Artificial earthquake in North Korea believed to be nuclear test

SEOUL, South Korea -- South Korean officials say they have detected an artificial 5.6 magnitude quake in North Korea and believe it marks that nation's sixth nuclear test.

The Joint Chiefs of Staff in Seoul says in a statement South Korea's military has strengthened monitoring and readiness and is mulling a variety of possible responses that could be pushed together with its ally the United States.

South Korea's weather agency said Sunday the unusual seismic activity occurred in Kilju, northern Hamgyong Province. The U.S. Geological Survey called the quake an explosion with a magnitude 6.3.

A second quake measuring 4.6 magnitude was detected a short time later, according to South Korea's Yonhap news agency.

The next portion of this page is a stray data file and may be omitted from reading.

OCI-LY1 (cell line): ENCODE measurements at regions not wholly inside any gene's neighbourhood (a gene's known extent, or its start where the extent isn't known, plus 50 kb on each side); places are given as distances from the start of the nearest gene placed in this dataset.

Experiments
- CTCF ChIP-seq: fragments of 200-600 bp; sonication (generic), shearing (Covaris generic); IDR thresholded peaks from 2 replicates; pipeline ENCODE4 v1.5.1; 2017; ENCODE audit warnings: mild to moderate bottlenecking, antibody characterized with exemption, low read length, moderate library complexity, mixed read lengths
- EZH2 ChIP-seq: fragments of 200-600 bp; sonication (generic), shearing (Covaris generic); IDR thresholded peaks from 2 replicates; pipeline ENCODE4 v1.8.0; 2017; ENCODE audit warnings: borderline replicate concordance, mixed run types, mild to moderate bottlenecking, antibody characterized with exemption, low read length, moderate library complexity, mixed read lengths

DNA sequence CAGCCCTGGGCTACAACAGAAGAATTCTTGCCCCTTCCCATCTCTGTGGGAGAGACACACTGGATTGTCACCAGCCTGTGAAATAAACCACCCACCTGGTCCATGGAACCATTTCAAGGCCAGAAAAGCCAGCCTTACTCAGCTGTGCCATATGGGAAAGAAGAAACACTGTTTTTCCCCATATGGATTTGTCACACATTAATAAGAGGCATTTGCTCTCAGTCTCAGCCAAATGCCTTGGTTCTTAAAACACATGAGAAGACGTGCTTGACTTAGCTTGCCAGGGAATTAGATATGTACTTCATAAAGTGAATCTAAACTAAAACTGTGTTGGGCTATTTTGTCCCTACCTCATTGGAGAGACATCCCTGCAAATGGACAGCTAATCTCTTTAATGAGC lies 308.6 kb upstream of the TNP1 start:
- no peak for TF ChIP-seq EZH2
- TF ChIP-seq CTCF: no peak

North Korea conducted its fifth test last year in September. If confirmed, the latest test would mark yet another big step forward in North Korean attempts to obtain a nuclear-armed missile capable of reaching deep into the U.S. mainland.

The apparent test came just hours after North Korea claimed that its leader has inspected the loading of a hydrogen bomb into a new intercontinental ballistic missile.

The U.S. State Department had no immediate reaction.

North Korea conducted two nuclear tests last year and has since maintained a torrid pace in weapons tests, including flight-testing developmental intercontinental ballistic missiles and flying a powerful midrange missile over Japan.
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